“The goal is to establish a Japanese record, because I have a gold medal, but I don’t have a Japanese record,” said Shibata, a grad student at the National Institute of Fitness and Sports in Kanoya.
This is Shibata’s third training camp in Flagstaff —she was here twice in 2004. Her workload has intensified this time, and Tanaka said he expects it will pay off when she competes in Montreal.
Weeks after her strong showing at nationals, Shibata told Japanese reporters: “I am stronger in the latter half of the race (now). … (But) coming in (with a) good pace in the first half is important.”
Clearly, Shibata has become more cognizant of what’ll make her a more successful swimmer now and in the future.
Boy, times have changed.
She’s no longer a talented, but unproven swimmer — she earned her first gold medal at nationals this year.
Flash back to her younger days. She was a swimmer who almost missed making the cut for Japan’s national high school championships.
“(Last year) Shibata was just determined to be selected for the national team,” Mochizuki recalled Friday, “just to be selected.”
“Coach Takao Tanaka said to her, ‘If you fail, your career in competitive swimming may end. You have to give me your determination on that.’
“Shibata said, ‘Yes.'”
Months later, Shibata swam a history-changing race, reaffirming what Bono crooned on U2’s “Zooropa” album:
“Some days are better than others.”
By Ed Odeven
TOKYO (April 14, 2017) — Dave Ord cares more about soccer — or futbol or football to large throngs of people spanning the globe — than anybody I’ve ever met.
He also knows what he’s talking because he cares deeply about being a knowledgeable student of the game.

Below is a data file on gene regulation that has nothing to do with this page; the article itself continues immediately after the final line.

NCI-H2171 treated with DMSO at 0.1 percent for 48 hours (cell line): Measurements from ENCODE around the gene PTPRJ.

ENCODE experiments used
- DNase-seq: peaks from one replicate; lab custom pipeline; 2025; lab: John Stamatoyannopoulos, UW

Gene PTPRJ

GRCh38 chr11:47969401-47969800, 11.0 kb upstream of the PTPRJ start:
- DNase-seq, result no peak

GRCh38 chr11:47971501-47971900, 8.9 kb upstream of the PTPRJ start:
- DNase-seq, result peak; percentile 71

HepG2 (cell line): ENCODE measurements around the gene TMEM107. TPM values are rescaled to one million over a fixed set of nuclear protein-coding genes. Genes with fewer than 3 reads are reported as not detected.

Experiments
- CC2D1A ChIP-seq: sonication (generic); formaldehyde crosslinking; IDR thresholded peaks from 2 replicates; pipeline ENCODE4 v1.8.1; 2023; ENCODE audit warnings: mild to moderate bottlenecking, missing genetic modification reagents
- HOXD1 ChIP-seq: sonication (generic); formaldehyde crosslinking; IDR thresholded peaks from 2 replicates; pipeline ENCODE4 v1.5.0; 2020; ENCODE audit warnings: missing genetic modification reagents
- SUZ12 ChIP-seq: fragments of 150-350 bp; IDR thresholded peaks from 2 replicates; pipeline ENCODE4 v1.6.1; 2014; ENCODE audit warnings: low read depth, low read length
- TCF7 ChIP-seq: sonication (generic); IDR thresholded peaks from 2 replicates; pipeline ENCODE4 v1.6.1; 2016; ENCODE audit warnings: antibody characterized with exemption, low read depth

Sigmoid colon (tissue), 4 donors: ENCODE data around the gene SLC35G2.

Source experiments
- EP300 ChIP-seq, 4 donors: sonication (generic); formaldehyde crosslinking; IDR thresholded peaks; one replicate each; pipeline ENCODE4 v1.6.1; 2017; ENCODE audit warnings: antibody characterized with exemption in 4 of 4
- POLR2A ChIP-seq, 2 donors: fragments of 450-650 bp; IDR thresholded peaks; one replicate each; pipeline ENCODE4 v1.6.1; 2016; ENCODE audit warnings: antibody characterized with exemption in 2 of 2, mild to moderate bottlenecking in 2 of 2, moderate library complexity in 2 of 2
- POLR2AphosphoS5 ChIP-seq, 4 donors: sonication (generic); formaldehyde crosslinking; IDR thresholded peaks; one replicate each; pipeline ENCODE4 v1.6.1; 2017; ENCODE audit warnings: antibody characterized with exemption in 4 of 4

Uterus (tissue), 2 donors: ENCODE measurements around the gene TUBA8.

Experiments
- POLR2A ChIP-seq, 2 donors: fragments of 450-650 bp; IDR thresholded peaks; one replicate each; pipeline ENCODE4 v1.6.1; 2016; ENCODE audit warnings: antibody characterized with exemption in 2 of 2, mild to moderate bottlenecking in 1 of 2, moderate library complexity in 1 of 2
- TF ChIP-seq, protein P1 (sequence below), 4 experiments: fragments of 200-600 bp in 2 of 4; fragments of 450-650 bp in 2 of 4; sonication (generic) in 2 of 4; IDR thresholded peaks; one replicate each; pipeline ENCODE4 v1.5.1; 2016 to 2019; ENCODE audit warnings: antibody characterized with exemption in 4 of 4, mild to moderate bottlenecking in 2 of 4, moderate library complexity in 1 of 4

He watches closely, knows what and how to observe, and remembers pretty much everything that’s ever happened on a pitch.
As a resident expert of the game, Ord brought passionate, detailed coverage of the great game to Arizona Daily Star readers for years. His World Cup adventures in Japan, Germany, South Africa and Brazil grabbed their attention. I first met Dave just after he returned from watching Euro 2000 in the Netherlands. He had great quirky souvenirs and T-shirts from that extravaganza that he sometimes brought into the Daily Star newsroom, where I also worked.
It’s been a delight to exchange correspondence with Dave about soccer over the years, finding out which games he’s watched, who he’s going to watch next and other general impressions. He’s happy to pass along details, big or small.
Nowadays, Dave is writing fewer soccer articles, but stays involved in the sport as FC Tucson’s statistician and historian.
I’ve had many conversations with Dave over the years that touched upon soccer, but none as thorough as this interview. Simply put, the goal of this Q&A piece was to gain a deeper understanding of Dave’s lifelong involvement in the sport and how he sees the game and views what he’s seen over the years, and to share those opinions with readers near and far.